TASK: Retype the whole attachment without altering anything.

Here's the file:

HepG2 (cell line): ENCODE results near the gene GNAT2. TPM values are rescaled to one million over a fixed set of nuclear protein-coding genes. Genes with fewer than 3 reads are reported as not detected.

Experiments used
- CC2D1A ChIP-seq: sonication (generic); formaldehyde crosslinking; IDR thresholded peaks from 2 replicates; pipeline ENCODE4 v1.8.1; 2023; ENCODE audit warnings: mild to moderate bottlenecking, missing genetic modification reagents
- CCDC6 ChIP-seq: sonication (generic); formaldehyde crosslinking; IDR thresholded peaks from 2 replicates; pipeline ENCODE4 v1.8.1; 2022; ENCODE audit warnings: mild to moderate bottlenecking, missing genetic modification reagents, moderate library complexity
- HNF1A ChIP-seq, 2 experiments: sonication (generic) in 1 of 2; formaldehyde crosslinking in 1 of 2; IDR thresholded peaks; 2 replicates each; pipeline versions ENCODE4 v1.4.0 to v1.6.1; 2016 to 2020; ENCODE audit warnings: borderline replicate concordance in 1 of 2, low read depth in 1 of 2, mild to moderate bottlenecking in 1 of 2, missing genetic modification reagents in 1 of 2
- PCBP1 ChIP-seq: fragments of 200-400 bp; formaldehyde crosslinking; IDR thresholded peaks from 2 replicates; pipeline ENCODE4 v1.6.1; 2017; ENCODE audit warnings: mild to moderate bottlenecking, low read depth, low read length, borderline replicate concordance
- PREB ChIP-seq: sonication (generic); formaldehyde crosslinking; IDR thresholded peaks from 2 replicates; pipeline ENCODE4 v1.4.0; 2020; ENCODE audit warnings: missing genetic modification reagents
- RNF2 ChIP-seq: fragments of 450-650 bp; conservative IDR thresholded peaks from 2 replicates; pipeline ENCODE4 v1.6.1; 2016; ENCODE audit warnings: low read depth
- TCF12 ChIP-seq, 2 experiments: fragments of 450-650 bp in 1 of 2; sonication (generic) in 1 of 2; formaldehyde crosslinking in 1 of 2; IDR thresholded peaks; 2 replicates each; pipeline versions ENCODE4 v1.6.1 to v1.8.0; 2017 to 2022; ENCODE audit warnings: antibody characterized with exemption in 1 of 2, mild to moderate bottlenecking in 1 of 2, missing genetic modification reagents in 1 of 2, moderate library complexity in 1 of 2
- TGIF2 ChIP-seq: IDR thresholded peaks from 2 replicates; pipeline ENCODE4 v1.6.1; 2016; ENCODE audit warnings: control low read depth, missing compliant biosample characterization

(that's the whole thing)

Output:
HepG2 (cell line): ENCODE results near the gene GNAT2. TPM values are rescaled to one million over a fixed set of nuclear protein-coding genes. Genes with fewer than 3 reads are reported as not detected.

Experiments used
- CC2D1A ChIP-seq: sonication (generic); formaldehyde crosslinking; IDR thresholded peaks from 2 replicates; pipeline ENCODE4 v1.8.1; 2023; ENCODE audit warnings: mild to moderate bottlenecking, missing genetic modification reagents
- CCDC6 ChIP-seq: sonication (generic); formaldehyde crosslinking; IDR thresholded peaks from 2 replicates; pipeline ENCODE4 v1.8.1; 2022; ENCODE audit warnings: mild to moderate bottlenecking, missing genetic modification reagents, moderate library complexity
- HNF1A ChIP-seq, 2 experiments: sonication (generic) in 1 of 2; formaldehyde crosslinking in 1 of 2; IDR thresholded peaks; 2 replicates each; pipeline versions ENCODE4 v1.4.0 to v1.6.1; 2016 to 2020; ENCODE audit warnings: borderline replicate concordance in 1 of 2, low read depth in 1 of 2, mild to moderate bottlenecking in 1 of 2, missing genetic modification reagents in 1 of 2
- PCBP1 ChIP-seq: fragments of 200-400 bp; formaldehyde crosslinking; IDR thresholded peaks from 2 replicates; pipeline ENCODE4 v1.6.1; 2017; ENCODE audit warnings: mild to moderate bottlenecking, low read depth, low read length, borderline replicate concordance
- PREB ChIP-seq: sonication (generic); formaldehyde crosslinking; IDR thresholded peaks from 2 replicates; pipeline ENCODE4 v1.4.0; 2020; ENCODE audit warnings: missing genetic modification reagents
- RNF2 ChIP-seq: fragments of 450-650 bp; conservative IDR thresholded peaks from 2 replicates; pipeline ENCODE4 v1.6.1; 2016; ENCODE audit warnings: low read depth
- TCF12 ChIP-seq, 2 experiments: fragments of 450-650 bp in 1 of 2; sonication (generic) in 1 of 2; formaldehyde crosslinking in 1 of 2; IDR thresholded peaks; 2 replicates each; pipeline versions ENCODE4 v1.6.1 to v1.8.0; 2017 to 2022; ENCODE audit warnings: antibody characterized with exemption in 1 of 2, mild to moderate bottlenecking in 1 of 2, missing genetic modification reagents in 1 of 2, moderate library complexity in 1 of 2
- TGIF2 ChIP-seq: IDR thresholded peaks from 2 replicates; pipeline ENCODE4 v1.6.1; 2016; ENCODE audit warnings: control low read depth, missing compliant biosample characterization